As we navigated our way through the crowded expanses of Dubai Mall, one of my friends who was visiting from Calcutta turned to me and casually asked: ‘So where are all the Arabs?’ Looking around I realized the number of sparkling white Kandora’s and the flowing black Abaya’s were miniscule in comparison to the number of international brands on display .As is so typical with women, the afternoon then became about brand spotting and the mall turned into a free for all fashion extravaganza. Everywhere we looked we were able to spot the most famous brands: Levi’s, Ed Hardy, Louis Vuitton and what have you, all in an ocean of blue jeans.
A little later, as we settled into the plush leather sofas and ordered our café lattes, I began to wonder. Fashion in Dubai has evolved in the past decade, having gone from more traditional clothing styles to incorporating influences from more western fashion ideas. But clothes are only a small part of the local Emirati cultural identity. I wonder now how much of that Identity has been affected by the flood of globalization that has been sweeping through these desert lands for the last decade. I wonder how the Emirati’s feel about this. There is no doubt that globalization has turned these once barren desert lands to lucrative Middle-Eastern Shangri-La’s but, I wonder what it cost the locals, I wonder if they regret or revel in the radical changes to their way of life.
Imagine Arab children who are born today. I assume that the Emiratis of this generation are probably the ones most torn between a conservative past and a liberal future. How do you live a life of affluence, steeped in Western culture and still hold onto an identity that is traditional and conservative? How do you learn to appreciate the struggles of desert life or begin to comprehend what it meant to live in a Bedouin camp when you hardly ever go into the desert to begin with?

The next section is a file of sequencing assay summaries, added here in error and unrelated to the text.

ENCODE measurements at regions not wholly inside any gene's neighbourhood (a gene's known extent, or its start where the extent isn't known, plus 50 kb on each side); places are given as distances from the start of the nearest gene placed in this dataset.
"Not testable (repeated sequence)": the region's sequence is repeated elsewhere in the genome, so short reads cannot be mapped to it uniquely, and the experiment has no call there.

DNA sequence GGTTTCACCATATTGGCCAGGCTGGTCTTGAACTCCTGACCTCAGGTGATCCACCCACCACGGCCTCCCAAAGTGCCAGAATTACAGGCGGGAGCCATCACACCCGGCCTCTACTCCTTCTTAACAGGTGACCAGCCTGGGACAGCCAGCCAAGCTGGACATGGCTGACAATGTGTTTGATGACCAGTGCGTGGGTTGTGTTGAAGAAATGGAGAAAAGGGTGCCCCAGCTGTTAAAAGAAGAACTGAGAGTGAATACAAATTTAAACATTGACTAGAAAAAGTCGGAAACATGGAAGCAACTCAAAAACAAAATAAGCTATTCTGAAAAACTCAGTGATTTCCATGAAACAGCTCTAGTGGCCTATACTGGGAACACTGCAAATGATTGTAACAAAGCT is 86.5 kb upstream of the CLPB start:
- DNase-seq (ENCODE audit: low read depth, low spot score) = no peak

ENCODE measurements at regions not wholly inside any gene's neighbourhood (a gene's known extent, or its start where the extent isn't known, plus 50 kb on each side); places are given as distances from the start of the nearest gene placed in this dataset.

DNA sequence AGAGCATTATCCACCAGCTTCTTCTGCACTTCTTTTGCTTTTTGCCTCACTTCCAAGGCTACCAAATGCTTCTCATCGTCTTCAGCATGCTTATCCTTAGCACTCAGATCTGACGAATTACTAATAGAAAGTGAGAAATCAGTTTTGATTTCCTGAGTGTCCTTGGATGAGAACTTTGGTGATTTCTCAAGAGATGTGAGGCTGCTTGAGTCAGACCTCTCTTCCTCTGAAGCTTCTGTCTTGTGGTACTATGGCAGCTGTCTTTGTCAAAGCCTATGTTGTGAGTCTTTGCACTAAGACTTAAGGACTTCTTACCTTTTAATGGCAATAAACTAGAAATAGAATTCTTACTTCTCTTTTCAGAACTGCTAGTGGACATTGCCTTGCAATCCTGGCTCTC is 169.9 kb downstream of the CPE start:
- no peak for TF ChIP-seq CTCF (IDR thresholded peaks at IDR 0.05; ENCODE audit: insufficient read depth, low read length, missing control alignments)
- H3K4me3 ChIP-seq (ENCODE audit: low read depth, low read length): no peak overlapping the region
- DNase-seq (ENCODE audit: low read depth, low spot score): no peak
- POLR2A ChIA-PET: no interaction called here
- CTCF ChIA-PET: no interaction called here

From what I’ve been told by my one and only Emirati friend, the traditions and cultures of their people are only kept alive in the rural areas and by certain pockets of people in Abu Dhabi and Al Ain while most continue to try and find their balance as they precariously tiptoe their way through a new way of life – one that is creating a new sense of identity for them.
Having lived here for four years now, I’ve gradually grown to love this country. I just hope that there is never a time when the people of this land have to look back regretfully and say they sacrificed too much. By then, the older generation would have passed on leaving behind a generation who are vaguely familiar with their culture and their rich heritage – a generation that may not be able to salvage fragments of a distinct and robust way of life that once was.
Having just celebrated 40 years of the union, the Emirates have a lot to be grateful for and many reasons to swell their chests in pride, but the next few years are crucial. They have fretted long over their loss of culture and identity but are yet to really deal with the issue. Globalization could either turn out to be for them, a means of achieving unprecedented prosperity or a fire that consumes their individual identity. In the long run, I wonder which one will matter more.